Your future iPhone could be seen communicating as well as charging over Wi-Fi. At least that is what Apple hopes to achieve if a recent patent filing by the company is to be believed.
Titled ‘Wireless Charging and Communications Systems With Dual-Frequency Patch Antennas’, the filing reveals Apple’s ambitious plans to use dual-frequency patch antennas that would serve the twin purpose of communication as well as the transfer of power at microwave frequencies.
The filing envisages using any frequency normally dedicated to communication, to also transfer power that can recharge the device. Those include cellular links between 700 MHz and 2700 MHz, Wi-Fi signals that operate between 2.4 GHz and 5 GHz or the millimeter wave 802.11ad spectrum above 60 GHz frequency.
In theory, such a setup will allow you to use your Wi-Fi router to also charge up your iPhone as well. Apple could also use beamforming antennas such as those already in use on its AirPort Extreme routers to pin point the exact location of the device before focusing the signal to allow for greater range and improved signal quality.
However, no matter how convenient such a scheme might sound at the moment, thinking of charging the very next iPhone the company launches over Wi-Fi would be too much of an ask. In fact, patent filings have never been a surety of the technology ever becoming a reality at all.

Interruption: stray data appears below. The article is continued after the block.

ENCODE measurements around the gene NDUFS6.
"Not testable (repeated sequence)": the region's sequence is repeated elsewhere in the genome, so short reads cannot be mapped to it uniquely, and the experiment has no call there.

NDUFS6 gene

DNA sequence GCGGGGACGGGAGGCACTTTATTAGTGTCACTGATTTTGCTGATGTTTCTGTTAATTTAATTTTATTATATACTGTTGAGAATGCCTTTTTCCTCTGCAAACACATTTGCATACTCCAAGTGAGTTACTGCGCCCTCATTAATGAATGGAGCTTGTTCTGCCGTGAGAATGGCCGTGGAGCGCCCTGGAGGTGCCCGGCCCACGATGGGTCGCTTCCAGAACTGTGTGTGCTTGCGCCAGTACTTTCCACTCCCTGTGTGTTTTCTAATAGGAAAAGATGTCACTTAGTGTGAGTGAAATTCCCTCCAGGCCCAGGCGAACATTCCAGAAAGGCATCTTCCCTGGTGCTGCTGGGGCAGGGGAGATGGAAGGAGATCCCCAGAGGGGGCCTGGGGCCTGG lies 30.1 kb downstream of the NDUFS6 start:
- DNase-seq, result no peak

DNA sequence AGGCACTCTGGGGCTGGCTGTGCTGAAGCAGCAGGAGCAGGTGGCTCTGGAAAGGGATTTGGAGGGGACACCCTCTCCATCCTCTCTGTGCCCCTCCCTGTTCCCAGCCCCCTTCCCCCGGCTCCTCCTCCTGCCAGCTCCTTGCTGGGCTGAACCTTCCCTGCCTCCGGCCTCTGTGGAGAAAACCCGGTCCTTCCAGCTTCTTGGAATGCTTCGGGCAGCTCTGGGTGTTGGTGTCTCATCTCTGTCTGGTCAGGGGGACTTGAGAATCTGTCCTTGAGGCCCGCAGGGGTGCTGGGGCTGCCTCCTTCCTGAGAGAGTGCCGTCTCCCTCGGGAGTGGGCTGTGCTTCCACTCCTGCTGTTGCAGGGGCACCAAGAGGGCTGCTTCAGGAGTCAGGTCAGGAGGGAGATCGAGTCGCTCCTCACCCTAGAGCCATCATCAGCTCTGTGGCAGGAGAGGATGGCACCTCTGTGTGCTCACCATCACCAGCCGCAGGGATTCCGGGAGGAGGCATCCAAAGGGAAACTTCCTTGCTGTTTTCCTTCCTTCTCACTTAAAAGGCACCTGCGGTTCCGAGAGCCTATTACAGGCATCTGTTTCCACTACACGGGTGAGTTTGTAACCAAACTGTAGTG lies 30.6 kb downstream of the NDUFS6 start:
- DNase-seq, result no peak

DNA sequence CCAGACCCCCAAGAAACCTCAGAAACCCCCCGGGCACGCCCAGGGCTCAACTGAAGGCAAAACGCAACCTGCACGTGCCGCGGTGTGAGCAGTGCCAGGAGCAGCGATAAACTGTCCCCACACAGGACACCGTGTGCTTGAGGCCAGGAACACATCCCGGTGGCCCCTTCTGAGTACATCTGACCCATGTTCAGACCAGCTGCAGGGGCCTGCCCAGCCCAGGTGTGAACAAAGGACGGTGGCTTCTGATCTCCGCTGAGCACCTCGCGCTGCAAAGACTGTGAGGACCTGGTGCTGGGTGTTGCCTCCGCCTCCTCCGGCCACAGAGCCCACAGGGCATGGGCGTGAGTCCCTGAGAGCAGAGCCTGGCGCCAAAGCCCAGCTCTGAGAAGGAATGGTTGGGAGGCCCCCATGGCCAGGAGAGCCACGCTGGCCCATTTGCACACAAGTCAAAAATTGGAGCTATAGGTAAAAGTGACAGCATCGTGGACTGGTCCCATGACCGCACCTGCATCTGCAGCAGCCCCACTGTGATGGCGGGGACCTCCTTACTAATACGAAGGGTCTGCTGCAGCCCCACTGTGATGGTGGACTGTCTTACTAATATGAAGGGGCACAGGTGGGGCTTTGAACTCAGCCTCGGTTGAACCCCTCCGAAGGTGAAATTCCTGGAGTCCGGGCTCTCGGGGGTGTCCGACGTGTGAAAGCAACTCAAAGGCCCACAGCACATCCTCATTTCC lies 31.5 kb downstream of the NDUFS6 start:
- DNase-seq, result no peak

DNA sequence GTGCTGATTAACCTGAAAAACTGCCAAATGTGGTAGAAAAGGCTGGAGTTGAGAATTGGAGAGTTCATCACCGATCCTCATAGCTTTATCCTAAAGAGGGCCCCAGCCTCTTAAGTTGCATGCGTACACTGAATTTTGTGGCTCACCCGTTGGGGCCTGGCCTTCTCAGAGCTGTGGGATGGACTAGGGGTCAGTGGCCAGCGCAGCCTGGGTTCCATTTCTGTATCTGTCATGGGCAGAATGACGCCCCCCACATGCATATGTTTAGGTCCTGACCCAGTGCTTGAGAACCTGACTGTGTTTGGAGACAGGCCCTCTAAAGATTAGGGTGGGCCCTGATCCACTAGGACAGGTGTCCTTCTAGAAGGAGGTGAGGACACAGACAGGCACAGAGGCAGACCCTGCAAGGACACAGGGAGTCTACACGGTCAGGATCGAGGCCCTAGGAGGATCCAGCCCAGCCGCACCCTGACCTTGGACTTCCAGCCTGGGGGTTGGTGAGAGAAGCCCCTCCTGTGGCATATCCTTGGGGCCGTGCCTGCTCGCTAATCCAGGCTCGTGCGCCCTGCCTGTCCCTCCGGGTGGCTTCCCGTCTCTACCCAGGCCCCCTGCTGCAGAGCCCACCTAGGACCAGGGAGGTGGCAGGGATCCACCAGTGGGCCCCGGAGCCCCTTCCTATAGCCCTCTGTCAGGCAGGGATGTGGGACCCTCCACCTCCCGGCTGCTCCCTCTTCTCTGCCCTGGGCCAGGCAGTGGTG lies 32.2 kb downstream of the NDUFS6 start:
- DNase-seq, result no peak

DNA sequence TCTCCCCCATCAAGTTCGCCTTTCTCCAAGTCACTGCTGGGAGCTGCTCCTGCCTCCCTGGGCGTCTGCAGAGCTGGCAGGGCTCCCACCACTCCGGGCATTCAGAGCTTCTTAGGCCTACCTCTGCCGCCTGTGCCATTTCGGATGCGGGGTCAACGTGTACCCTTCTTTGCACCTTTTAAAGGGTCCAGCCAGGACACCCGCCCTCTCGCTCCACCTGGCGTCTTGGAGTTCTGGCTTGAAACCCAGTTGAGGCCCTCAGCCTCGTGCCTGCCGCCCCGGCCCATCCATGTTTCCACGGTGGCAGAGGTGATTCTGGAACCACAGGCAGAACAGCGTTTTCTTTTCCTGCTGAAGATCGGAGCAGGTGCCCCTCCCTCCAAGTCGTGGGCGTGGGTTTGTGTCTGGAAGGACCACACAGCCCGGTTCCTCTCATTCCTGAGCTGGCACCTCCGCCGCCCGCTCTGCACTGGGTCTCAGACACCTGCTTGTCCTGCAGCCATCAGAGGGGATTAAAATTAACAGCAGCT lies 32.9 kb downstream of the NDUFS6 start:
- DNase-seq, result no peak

That said, it still is interesting to see Apple being innovative when it comes to devising ways to charge its iPhones. While Android smartphone have had wireless charging for years now, Apple is yet to incorporate the same technology on its iPhones. That again when iPhones have also been known to be quite a battery intensive, until the more recent versions.
Meanwhile, leaked schematic diagram of the upcoming iPhone 8 reveals a huge circular patch at the rear, something that analysts believe could be wireless charging patch. There also are reports of the Chinese firm Luxshare developing the wireless chargers for the upcoming iPhone 8. Luxshare currently serves the inductive chargers used in Apple Watch.